Mrs. Fergusson is very aware of their importance as part of Bermuda’s heritage. That is why for the last two
years she has headed a project to ensure information about them is current and correct. The
problem with a living museum is that it’s even
more subject to the vagaries of time, weather
and mishap. A significant number of trees
have been damaged or destroyed in hurricanes,
particularly in the devastation wreaked by
Hurricane Fabian in 2003 and more recently by
Hurricane Fay in 2014. For example, a Cuban
royal palm planted in 1928 by Prince George
was uprooted during Hurricane Fay, its crown
landing in the Government House tennis court.
Sometimes, damaged trees are replanted
or replaced but not always in exactly the same
position. To compound the problem, not all the
trees’ labels are legible since the writing has been
eroded or the plaques badly damaged. Other labels have been lost or misplaced. And some trees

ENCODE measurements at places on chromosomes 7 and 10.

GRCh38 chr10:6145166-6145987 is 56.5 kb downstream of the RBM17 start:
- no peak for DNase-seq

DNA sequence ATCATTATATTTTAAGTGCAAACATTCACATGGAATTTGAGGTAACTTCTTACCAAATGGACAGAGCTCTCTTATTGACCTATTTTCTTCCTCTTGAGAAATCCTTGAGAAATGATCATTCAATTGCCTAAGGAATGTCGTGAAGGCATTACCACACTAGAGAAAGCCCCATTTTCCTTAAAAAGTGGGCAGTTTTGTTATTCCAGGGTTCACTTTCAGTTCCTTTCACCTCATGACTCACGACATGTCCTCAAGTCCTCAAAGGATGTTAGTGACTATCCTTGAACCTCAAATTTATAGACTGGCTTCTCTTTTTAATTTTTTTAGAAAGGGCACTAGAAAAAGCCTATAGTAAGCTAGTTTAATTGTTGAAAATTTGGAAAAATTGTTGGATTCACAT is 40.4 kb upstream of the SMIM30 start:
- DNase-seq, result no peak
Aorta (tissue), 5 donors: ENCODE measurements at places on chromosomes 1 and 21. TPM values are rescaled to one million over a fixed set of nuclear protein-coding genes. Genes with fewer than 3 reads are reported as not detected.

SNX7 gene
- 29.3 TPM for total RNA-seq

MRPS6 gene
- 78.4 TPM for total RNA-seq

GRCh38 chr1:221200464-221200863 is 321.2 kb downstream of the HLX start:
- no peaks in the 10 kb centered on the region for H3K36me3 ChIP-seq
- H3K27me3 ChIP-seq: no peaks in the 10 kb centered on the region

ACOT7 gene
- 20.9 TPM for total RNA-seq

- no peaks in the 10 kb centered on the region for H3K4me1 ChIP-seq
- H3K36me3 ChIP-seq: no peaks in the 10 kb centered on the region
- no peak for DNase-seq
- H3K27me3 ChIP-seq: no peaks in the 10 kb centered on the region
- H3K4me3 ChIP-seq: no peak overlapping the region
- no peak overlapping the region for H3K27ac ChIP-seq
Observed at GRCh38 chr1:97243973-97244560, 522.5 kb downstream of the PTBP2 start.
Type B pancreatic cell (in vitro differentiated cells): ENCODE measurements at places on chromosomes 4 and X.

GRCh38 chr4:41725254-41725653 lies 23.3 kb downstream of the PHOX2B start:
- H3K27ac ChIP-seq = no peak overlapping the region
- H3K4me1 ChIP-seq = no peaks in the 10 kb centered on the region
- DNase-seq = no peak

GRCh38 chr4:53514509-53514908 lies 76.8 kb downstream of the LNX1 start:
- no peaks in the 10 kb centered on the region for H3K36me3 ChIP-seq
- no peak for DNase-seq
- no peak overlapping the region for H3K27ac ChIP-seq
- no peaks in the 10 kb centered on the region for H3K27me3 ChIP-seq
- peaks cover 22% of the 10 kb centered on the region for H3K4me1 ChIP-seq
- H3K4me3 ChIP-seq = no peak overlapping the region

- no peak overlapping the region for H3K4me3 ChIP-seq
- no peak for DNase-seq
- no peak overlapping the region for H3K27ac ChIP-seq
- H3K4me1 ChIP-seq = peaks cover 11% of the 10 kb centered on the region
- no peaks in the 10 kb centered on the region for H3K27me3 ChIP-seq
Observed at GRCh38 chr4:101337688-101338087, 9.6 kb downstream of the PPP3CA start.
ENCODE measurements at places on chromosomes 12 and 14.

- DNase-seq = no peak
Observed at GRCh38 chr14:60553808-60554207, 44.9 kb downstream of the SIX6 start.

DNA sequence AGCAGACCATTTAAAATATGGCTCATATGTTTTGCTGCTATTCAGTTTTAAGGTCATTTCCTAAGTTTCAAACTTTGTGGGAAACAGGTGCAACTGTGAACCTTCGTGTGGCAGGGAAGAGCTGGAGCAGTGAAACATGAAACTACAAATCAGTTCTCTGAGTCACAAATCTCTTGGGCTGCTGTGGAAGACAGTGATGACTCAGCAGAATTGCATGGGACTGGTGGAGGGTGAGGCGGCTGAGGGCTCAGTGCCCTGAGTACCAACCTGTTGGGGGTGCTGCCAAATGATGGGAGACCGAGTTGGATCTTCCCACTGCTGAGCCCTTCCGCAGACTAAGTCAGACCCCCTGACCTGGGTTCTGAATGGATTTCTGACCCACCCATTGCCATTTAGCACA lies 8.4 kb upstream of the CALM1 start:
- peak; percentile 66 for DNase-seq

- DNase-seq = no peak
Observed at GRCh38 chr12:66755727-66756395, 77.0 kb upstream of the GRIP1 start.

were never labelled at all. So, explains Mrs. Fergusson, the project was twofold. “We needed to
know what trees we’ve got and then we needed
to label them properly.” The new plaques, made
of aluminium with white writing, will be more
permanent than the most recent ones made in
black plastic. Each identifies the tree or shrub,
the person who planted it and the year, as well
as the event it commemorates, if applicable.
She engaged the help of Alison Copeland and
Mandy Shailer from the Department of Conservation, Lisa Greene from the Bermuda Natural
History Museum, George Ogden, former
horticulturist for the Hamilton Corporation,
and Christine Watlington, author of Bermuda’s
Botanical Wonderland, who all worked together
to identify the trees, number them in chronological order and create an updated spreadsheet.
The collection now consists of 150 trees, the last
of which was planted in October 2013 by David
Arkley, former deputy governor.
Mrs. Fergusson is also contemplating holding a competition for students to create the
best phone app that visitors to the grounds
Top: President Richard Nixon planted a
Senegal date palm during his visit in 1972.
Middle: A newly-crowned Queen Elizabeth II
planted a Japanese yew in 1953.
Bottom: Due to a back injury, President
John F. Kennedy had to forgo any actual
planting and instead snipped a ribbon tied
around a Canary Island date palm during
his visit to Government House in 1961.